Jill responds, No, I would only support abstinence training with perhaps an explanation of the harm of contraceptives - the failure rate, that the pill is composed of artificial female steroids, etc.(Hormonal contraceptives are bad for women.

The failure rate is actually very low, and increases when not used correctly. (an argument for providing information on correct usage) You can also see my post here as to why hormonal contraceptives are not bad for most women. Continuing her response:

We don't have training on how to drink alcohol, which we oppose, but here's how to drink if you must. We don't have training on how to take drugs, which we oppose, but here's how to shoot up if you must.

Steve, comprehensive sex ed has ruled the roost for over 40 years and is an astounding miserable failure. It has only increased the volume of kids having sex, getting abortions, and catching STDs (which are now out of control)

Actually in regards to alcohol, we kind of do. For example, my parents explained to me the dangers of alcohol, but insisted that if I was going to drink I should never under any circumstances get behind the wheel. They didn't leave me ignorant about the dangers of drinking and driving because they didn't want me to drink. In the same way, I don't think we should leave young adults ignorant about the dangers of having unprotected sex because we don't want them to have sex.

In regards to "shooting up drugs" that is illegal and dangerous for people of all ages. Sex, on the other hand, is natural and biological, so I don't think it's a great comparison.

The last point is probably the craziest one. First of all, federal funding has actually been given to abstinence only education over the last 8 years and it is only recently with the new administration that this is beginning to change. Unfortunately, federal funding for abstinence did not reduce the number of teens having sex, and actually increased the teen pregnancy rate after it had previously been on the decline for 14 years.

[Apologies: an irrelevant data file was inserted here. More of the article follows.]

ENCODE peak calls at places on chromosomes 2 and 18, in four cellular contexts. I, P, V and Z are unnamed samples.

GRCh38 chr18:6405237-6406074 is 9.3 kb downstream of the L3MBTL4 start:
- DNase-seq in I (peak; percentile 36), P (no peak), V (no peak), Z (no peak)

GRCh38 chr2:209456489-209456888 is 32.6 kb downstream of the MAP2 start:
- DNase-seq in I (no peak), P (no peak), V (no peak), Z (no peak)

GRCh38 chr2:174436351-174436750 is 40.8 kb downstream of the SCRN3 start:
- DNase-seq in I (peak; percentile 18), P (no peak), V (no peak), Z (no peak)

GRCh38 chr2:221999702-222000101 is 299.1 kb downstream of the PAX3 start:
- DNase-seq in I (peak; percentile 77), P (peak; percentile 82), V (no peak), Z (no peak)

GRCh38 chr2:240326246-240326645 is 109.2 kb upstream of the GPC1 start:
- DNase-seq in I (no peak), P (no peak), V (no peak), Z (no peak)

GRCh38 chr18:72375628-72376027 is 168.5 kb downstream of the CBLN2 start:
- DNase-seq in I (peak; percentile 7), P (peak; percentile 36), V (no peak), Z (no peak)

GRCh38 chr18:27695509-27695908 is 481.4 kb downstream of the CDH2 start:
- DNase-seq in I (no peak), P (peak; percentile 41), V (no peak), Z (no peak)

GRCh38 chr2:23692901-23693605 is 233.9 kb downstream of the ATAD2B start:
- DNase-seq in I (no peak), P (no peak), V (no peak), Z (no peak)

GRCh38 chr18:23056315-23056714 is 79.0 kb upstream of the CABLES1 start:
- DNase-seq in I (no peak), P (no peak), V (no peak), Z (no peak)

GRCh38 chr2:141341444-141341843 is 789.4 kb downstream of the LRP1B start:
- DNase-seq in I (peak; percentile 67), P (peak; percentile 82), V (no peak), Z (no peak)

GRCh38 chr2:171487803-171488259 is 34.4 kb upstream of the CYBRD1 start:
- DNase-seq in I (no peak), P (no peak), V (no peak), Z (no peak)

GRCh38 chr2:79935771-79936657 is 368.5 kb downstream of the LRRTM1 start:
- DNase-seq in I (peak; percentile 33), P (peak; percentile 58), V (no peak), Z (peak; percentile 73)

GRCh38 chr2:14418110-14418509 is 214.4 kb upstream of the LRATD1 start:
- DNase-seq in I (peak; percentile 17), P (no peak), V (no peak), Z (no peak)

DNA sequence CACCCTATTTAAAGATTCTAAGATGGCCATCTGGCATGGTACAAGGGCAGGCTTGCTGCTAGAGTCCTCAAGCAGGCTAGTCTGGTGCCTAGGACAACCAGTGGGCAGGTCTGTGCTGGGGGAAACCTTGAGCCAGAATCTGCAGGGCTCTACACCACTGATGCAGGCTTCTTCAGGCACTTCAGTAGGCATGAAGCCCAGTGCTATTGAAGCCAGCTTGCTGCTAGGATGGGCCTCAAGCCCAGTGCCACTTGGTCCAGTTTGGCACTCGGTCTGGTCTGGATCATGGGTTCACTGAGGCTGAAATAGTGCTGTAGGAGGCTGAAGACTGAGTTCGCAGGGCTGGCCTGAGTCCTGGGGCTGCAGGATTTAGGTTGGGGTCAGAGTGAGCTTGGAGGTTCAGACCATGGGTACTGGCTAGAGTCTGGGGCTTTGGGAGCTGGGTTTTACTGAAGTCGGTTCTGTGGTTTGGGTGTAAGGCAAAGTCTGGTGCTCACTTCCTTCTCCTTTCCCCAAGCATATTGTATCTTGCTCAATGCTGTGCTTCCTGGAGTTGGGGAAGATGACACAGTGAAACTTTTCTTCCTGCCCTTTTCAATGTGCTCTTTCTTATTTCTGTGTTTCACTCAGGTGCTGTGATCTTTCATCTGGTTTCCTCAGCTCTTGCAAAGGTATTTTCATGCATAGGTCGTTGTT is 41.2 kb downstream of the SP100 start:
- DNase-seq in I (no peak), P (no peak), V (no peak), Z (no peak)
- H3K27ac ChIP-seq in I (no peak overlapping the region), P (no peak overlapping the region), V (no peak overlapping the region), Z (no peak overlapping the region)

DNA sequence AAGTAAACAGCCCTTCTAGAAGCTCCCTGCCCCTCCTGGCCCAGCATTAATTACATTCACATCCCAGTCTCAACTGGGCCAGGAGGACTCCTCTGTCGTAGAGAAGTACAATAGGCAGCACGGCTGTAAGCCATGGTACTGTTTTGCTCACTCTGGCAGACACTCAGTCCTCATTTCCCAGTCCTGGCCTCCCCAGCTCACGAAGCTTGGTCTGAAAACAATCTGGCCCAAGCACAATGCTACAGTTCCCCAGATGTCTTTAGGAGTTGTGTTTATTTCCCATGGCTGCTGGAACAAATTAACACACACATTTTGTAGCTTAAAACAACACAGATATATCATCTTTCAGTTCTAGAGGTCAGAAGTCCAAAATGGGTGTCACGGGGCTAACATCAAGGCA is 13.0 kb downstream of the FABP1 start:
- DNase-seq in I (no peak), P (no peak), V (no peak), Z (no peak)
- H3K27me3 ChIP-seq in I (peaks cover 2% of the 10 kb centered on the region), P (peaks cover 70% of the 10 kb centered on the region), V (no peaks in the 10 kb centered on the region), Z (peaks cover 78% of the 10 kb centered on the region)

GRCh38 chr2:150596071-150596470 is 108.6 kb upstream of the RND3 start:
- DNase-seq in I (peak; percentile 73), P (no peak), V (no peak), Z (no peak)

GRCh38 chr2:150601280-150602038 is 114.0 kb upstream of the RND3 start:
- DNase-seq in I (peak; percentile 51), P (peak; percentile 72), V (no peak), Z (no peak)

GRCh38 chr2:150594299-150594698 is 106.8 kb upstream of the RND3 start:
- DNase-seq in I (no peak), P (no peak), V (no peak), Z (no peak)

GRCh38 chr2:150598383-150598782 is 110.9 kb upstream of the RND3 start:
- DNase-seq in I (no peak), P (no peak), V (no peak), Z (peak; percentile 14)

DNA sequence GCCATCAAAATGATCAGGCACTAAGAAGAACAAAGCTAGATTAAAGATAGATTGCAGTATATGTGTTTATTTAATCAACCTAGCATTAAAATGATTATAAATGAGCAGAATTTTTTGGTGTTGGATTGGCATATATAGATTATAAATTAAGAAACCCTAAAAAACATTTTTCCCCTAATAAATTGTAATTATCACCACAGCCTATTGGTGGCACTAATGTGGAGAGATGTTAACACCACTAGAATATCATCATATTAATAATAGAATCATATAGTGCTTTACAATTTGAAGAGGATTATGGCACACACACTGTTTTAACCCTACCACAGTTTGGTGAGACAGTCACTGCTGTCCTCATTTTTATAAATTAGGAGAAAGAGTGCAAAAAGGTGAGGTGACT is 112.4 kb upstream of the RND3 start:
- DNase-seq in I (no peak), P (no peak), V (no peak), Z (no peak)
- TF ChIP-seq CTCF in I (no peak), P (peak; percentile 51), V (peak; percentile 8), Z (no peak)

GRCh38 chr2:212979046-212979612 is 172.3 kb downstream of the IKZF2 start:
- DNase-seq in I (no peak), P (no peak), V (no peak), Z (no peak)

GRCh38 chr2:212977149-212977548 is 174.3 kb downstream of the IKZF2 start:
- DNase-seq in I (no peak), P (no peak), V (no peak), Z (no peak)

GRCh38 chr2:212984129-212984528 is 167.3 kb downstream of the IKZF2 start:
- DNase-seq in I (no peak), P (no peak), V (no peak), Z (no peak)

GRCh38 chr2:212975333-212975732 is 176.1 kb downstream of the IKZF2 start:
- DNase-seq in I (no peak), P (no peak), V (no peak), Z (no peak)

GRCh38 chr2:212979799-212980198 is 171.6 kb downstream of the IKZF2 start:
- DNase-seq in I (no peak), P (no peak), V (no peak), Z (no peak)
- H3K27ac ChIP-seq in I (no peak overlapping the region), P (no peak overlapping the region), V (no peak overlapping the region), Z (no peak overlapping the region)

This does not mean that we need a "contraceptive only" message, but rather that a combined approach would be more effective

In the exchange between Waldman and Stanek, Ms. Stanek states:

The thing for the other side to acknowledge is that all statistics show comprehensive sex ed and "family planning" (widespread contraceptive distribution) have only served to increase illicit sexual activity and its consequences.

Not only is this untrue, but also reinforces the idea of a baby as "punishment" for sexual activity that many conservatives lambasted.

But it gets crazier.

One potential action of hormonal contraceptives is to abort a 5-9 day old preborn baby. And that's all IUDs do - abort.

~ Birth control works in 3 ways:

1. Prevents ovulation (the release of an egg during the monthly cycle) no egg = no baby.
2. Thickens the mucus around the cervix, which makes it difficult for sperm to enter the uterus and reach any eggs that may have been released